Review of Bartholomew Howlett’s A Selection of Views in the County of Lincoln (Howlett, 1805) in The Annual Review, vol.4 (January 1806), p.422
The review notes: ‘The principal feature of this volume is its “pretty pictures” and the text is very subordinate’. It continues, ‘A few of the prints from drawings, by Turner and Girtin, are pleasing and beautiful; but these are rather injudiciously introduced, as they make the remaining subjects appear more insipid and tasteless by contrast. To engrave and publish every scene that presents itself, and views of almost every house, in a county, is giving too much consequence to trifles.’ There are seventy-five prints, but no more than twenty ‘have beauty, elegance, or antiquity to recommend them’. The book can only be considered, the reviewer concludes, as a ‘miscellaneous volume of prints with short accounts’.
Prince Hoare, An Inquiry into the Requisite Cultivation and Present State of the Arts of Design in England (Hoare, 1806, p.220)
Prince Hoare (1755–1834) comments on the role of John Robert Cozens (1752–97) and Girtin in raising a ‘modern art [that] stands unrivalled’:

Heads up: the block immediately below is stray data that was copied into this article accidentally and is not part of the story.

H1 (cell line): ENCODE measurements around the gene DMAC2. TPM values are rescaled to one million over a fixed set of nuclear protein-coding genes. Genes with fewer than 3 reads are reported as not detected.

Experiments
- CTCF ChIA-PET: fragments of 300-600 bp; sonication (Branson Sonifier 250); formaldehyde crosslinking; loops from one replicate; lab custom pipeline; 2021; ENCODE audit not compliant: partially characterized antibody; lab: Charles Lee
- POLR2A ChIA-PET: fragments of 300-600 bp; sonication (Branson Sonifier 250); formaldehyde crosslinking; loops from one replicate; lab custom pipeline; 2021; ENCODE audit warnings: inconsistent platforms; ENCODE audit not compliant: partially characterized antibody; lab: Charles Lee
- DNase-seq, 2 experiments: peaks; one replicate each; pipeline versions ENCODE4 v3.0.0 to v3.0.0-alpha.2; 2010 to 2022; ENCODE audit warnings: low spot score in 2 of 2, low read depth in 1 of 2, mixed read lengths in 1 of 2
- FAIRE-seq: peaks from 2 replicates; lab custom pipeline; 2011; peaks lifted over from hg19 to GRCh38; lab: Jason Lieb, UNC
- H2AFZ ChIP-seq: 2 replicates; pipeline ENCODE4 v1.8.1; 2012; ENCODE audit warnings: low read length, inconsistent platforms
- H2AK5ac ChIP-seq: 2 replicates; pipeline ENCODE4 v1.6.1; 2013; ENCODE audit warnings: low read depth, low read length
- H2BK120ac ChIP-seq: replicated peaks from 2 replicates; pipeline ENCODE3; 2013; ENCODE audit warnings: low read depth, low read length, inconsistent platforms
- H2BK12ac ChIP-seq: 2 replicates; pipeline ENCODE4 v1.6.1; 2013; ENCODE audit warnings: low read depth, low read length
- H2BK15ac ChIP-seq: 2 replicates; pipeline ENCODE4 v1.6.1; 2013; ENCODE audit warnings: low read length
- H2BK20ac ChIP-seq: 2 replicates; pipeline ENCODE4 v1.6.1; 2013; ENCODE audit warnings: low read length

Two names … which cannot be read without emotion of sensibility by the lovers of genius and art, – Cozens and Girtin. The former, in the comprehensive, essential seizure of his subjects, usually chosen from amidst the phaenomena of nature’s semblances; and the latter, in the almost magic expression of form and effect in the objects that surrounded him, alike lay claim to the most unlimited praise.
Review of Bartholomew Howlett’s A Selection of Views in the County of Lincoln (Howlett, 1805) in The Monthly Review, vol.52 (August 1806), pp.394–96
The review notes: ‘This exhibition of the beauties of Lincolnshire is highly creditable to the artists employed; and by means of the topographical and historical illustrations annexed to each plate, the work not only excites, but gratifies interest … [in] this beautiful volume’. The ‘plates are well executed, in stroke engravings, from drawings by various artists, and the whole is intitled to considerable praise’.